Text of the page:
5) Have the proper tools. Don’t panic—there’s no need for expensive baking tools. I use gallon ziplock bags for the icing (although, you can purchase these or these if you want to get fancy.) and toothpicks to spread the flood icing. Put the bags in a cup/glass and pull the bag over the edge of the cup (as if you were lining a trash bin … lovely!), then fill it with the icing and cinch the bag closed with a rubber band. Snip the corner of the bag when you’re ready to begin icing. To decorate your cookies, outline each one with the outlining icing, then fill the cookies in with the flood icing. Use a toothpick to gently push the flood icing around to fill in any holes. I let my outline icing harden before flooding, but it’s become clear to me, thank to this Sweetopia tutorial, that you’ll get a smoother, more seamless result if you flood immediately.
I made the bear cookies you see above using a bear cookie cutter and then folding the arms around cinnamon-sugar almonds before baking.
Now all I need to do is find a way to use all 101 of the cookie cutters in the massive kit I impulsively bought on Amazon …
It’s an impossibly beautiful, crisp and sunny Chicago fall, my uterus is now the size of a pumpkin (how festive!), and the cooking strike in Casa DiCosola continues. Dinners these days consist of cinnamon toast crunch, apples and peanut butter, fun-size snickers, english muffins and string cheese (yes, all in one night; no, not necessarily in that order).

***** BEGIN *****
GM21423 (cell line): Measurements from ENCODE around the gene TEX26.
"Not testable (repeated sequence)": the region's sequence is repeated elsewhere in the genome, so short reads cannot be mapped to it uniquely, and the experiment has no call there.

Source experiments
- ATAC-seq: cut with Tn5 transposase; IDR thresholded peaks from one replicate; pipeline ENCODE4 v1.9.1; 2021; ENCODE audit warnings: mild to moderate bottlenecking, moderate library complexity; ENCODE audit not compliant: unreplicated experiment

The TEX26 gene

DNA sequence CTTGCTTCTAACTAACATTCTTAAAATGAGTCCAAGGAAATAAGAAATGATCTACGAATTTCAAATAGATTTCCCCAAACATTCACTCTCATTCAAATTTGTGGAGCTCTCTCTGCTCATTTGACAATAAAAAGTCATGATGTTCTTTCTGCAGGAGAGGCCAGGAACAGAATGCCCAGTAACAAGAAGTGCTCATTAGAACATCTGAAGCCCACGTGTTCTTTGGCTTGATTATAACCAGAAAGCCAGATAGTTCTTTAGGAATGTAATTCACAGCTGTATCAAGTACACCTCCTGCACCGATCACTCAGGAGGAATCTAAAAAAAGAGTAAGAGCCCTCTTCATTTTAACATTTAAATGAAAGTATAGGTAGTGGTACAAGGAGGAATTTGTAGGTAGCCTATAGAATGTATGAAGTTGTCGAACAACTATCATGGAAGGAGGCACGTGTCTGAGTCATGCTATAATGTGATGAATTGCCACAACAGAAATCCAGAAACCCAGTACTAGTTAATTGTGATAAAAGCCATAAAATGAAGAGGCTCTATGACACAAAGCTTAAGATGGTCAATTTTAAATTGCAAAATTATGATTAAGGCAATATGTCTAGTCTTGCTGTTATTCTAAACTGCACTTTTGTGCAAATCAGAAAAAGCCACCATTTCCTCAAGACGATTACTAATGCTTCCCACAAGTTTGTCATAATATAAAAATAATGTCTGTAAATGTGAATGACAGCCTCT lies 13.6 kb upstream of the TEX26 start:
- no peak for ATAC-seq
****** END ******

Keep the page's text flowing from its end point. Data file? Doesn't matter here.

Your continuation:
Good thing I have this little fall-themed gem of a post in my back pocket from last year. In a sea of pumpkin pies, pumpkin breads and pumpkin lattes, these pumpkin pork enchiladas are a refreshing change of pace.
One batch of carnitas (recipe here)
4 cups pumpkin
24 small corn tortillas
3-4 cups shredded quesadilla cheese (I like La Chona brand, but anything in similar packaging will be good)
1/2 tsp cumin
1/4 tsp chili powder
Salt and pepper to taste
Seasoned baked pumpkin seeds and queso fresco for garnish (optional)
1/2 cup liquid from carnitas
1 cup pumpkin
1/8 tsp chili powder
Salt and pepper to taste
Prepare your carnitas and harvest 1/2 cup juice toward the end of cooking. Set aside or refrigerate if you’re preparing in advance.
For the pumpkin filling, you can use the canned stuff or pie pumpkins. I went the difficult route because I’m fancy like that. If you’re inclined to do the same, cut the pumpkin in large chunks, remove the seeds, drizzle with a little butter or olive oil and bake, covered, at 375 degrees for about 45 min, or however long it takes for the pumpkin to be fork tender. After it cools, remove the meat and discard the skin.
Prepare the enchilada sauce by combining all sauce ingredients in a blender or food processor. Set aside.
To assemble your enchiladas, place a dollop of the pumpkin mix in the middle of a corn tortilla and some carnitas on top, and roll up the tortilla. Place each enchilada seam-side down in a casserole dish. Arrange the enchiladas tightly in the pan so they don’t fall apart during baking. Once you’ve filled the pan, drizzle the sauce (and spread with a spatula if necessary) over the enchiladas and sprinkle generously with cheese.
Garnish with pumpkin seeds and queso fresco.
My garden is filling in nicely, and all this green has me inspired. This pasta salad is a little taste of spring—exploding with nutritional superstars. There are enough greens to make it healthy, but enough pasta and cheese to make it a treat.
Dave devoured it, so you can trust that it’s delicious in spite of itself.
Don’t skimp on the lemon—it brings the taste to the next level.
Go green pasta salad
1 lb pasta
1 cup peas
3 cups baby arugula
12 stalks asparagus
12 large brussels sprouts
4 green onion stalks, chopped
Juice from one whole lemon
A block of pecorino or other hard italian cheese
Salt and pepper to taste
For pea pesto:
1/2 cup peas